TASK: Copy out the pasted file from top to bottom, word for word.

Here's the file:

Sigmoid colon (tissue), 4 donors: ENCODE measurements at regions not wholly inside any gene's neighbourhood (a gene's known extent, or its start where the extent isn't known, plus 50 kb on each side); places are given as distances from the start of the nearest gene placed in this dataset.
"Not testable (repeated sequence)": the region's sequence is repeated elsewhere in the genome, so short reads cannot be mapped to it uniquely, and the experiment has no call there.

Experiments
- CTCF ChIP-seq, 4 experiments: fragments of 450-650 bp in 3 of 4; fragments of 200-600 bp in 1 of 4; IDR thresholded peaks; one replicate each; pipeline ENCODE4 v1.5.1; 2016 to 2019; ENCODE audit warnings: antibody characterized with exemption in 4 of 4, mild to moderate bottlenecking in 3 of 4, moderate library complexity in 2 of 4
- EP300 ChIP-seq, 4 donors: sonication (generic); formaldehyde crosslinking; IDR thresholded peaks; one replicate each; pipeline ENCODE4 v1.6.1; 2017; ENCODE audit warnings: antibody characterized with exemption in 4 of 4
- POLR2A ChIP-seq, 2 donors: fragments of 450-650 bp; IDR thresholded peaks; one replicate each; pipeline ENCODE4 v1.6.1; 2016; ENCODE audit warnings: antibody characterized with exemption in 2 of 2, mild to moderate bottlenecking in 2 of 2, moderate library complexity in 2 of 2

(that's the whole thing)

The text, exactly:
Sigmoid colon (tissue), 4 donors: ENCODE measurements at regions not wholly inside any gene's neighbourhood (a gene's known extent, or its start where the extent isn't known, plus 50 kb on each side); places are given as distances from the start of the nearest gene placed in this dataset.
"Not testable (repeated sequence)": the region's sequence is repeated elsewhere in the genome, so short reads cannot be mapped to it uniquely, and the experiment has no call there.

Experiments
- CTCF ChIP-seq, 4 experiments: fragments of 450-650 bp in 3 of 4; fragments of 200-600 bp in 1 of 4; IDR thresholded peaks; one replicate each; pipeline ENCODE4 v1.5.1; 2016 to 2019; ENCODE audit warnings: antibody characterized with exemption in 4 of 4, mild to moderate bottlenecking in 3 of 4, moderate library complexity in 2 of 4
- EP300 ChIP-seq, 4 donors: sonication (generic); formaldehyde crosslinking; IDR thresholded peaks; one replicate each; pipeline ENCODE4 v1.6.1; 2017; ENCODE audit warnings: antibody characterized with exemption in 4 of 4
- POLR2A ChIP-seq, 2 donors: fragments of 450-650 bp; IDR thresholded peaks; one replicate each; pipeline ENCODE4 v1.6.1; 2016; ENCODE audit warnings: antibody characterized with exemption in 2 of 2, mild to moderate bottlenecking in 2 of 2, moderate library complexity in 2 of 2